At the Seattle Aquarium, kids tickle starfish — Photo courtesy Seattle Aquarium
Explore the saltier side of Seattle down on the waterfront. Ye Olde Curiosity Shop, on Pier 54, is as wacky as it gets with carnival-like oddities, including shrunken heads, a two-headed lamb, and his-and-hers mummies named Sylvia and Sylvester. Wander next door for lunch at Ivar’s, where you can grab an outdoor table and fi ght the seagulls over a basket of classic fish and chips.
Nearby, visit the living sea creatures at the Seattle Aquarium. Kids can stroke a starfish and tickle a sea anemone at the interactive tide pool, then proceed to Pier 57 to ride the oldfashioned carousel and play arcade games. Finally, head outside to the Great Wheel—a 175-foot-tall Ferris wheel with 42 fully enclosed gondolas—to take in the views.
Located on the Olympic Peninsula, Dungeness Spit is one of the longest natural spits in the world. Hike 10 miles round-trip to the New Dungeness Lighthouse for the full experience. If you have more than one day, reward your tween’s hiking prowess and become the coolest parent—like, ever—with a Twilight tour of Forks, about 75 miles down the road.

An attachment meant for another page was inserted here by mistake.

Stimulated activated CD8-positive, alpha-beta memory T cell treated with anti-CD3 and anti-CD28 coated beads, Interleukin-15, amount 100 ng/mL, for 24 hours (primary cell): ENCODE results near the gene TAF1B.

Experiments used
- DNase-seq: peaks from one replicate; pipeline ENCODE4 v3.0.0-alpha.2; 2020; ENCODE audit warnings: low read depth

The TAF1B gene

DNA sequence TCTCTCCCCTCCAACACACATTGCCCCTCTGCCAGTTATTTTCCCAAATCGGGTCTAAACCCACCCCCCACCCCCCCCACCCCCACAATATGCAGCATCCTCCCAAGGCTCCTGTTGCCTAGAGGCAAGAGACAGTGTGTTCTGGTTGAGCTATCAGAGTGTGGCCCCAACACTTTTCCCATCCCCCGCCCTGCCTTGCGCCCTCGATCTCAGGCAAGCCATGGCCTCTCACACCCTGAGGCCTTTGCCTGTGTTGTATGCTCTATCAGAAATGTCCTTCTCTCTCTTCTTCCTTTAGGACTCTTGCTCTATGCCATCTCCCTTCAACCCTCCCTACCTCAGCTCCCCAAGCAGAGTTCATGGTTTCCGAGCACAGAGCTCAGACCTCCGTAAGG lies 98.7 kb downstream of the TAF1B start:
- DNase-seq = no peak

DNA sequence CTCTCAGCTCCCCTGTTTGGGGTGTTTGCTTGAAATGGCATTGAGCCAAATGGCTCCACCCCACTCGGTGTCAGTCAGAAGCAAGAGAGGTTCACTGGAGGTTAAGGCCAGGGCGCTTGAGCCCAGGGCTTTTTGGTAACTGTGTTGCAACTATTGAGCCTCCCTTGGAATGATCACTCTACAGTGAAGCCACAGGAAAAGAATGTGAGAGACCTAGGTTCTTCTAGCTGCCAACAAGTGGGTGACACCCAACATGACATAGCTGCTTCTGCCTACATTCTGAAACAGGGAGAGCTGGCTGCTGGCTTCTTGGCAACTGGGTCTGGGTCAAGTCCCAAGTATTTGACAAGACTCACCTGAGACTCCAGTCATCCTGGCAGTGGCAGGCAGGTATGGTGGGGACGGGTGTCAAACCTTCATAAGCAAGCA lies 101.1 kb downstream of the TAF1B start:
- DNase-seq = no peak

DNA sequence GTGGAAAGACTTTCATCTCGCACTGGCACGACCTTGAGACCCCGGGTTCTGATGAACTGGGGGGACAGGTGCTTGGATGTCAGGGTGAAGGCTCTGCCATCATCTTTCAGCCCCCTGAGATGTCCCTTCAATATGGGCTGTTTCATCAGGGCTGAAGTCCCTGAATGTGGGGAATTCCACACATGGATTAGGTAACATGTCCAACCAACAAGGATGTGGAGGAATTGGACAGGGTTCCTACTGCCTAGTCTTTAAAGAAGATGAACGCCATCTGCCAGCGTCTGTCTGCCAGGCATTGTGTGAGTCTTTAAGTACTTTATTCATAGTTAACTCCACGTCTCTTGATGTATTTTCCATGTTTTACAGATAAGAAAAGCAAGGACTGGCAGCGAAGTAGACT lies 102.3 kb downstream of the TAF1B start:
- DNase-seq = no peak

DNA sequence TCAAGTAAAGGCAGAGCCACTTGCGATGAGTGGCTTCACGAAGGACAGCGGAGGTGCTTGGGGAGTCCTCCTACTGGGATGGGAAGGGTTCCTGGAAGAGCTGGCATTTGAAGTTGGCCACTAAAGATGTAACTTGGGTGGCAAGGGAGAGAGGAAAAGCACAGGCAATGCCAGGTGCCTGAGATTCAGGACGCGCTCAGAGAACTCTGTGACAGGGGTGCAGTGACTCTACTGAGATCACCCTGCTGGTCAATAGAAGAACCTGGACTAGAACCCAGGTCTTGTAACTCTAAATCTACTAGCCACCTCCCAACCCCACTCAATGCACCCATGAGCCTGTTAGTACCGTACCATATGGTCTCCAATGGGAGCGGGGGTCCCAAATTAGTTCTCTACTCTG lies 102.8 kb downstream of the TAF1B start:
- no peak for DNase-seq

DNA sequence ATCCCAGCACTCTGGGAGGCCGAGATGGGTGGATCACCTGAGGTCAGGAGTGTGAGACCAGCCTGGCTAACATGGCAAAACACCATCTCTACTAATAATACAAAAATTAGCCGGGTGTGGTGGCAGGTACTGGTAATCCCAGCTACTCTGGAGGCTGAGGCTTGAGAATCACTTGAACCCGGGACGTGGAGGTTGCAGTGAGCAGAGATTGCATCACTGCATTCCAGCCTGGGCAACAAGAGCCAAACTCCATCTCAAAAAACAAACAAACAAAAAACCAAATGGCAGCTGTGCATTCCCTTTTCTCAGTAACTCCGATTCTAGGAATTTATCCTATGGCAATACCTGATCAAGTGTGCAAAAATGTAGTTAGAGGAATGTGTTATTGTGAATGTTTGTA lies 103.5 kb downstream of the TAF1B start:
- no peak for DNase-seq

Start your tour on Lopez Island at Lopez Bicycle Works, where you can rent by the hour, day, or week. Cruise to Spencer Spit to see forts built out of driftwood. On Orcas Island, hike, bike, or drive the 2,409 feet to the top of Mount Constitution (p. 70) at Moran State Park. The observation tower looks like a medieval castle. Visit the English and American Camps on San Juan Island for a fun history lesson, and learn how the death of a pig almost triggered a war. Parents will love the views.
Go prehistoric at the Columbia River Gorge, where the spectacular striped cliffs are evidence of lava fl ow millions of years ago. At the Ginkgo Petrified Forest State Park Interpretive Center, rock hounds can gawk at the displays of petrified wood and crystals. Outside, large sections of petrifi ed trees and petroglyphs invite closer inspection. Don’t miss the gem shop a few hundred yards down the road.
In northeastern Washington give your kids a lesson in hydroelectricity with a visit to the Grand Coulee Dam on the Columbia River. This mammoth concrete structure provides more electricity than any other source in the United States— and on summer nights, it hosts one of the world’s most unusually located laser light shows.
For kids who love animal spotting, take a detour to Eatonville’s Northwest Trek, a 725-acre wildlife reserve featuring everything from bison and moose to bears and beavers—and four different zip-line courses.
Woodland Park Zoo in Seattle and Point Defiance Zoo in Tacoma will thrill kids with native and exotic animals. The Wolf Haven sanctuary in Tenino has more than 40 wolves in residence and offers summer Howl-Ins, when families gather around a campfire and howl along.
And just north of Spokane is Cat Tales Zoological Park and its Zoological Training Center, where visitors can see big cats up close.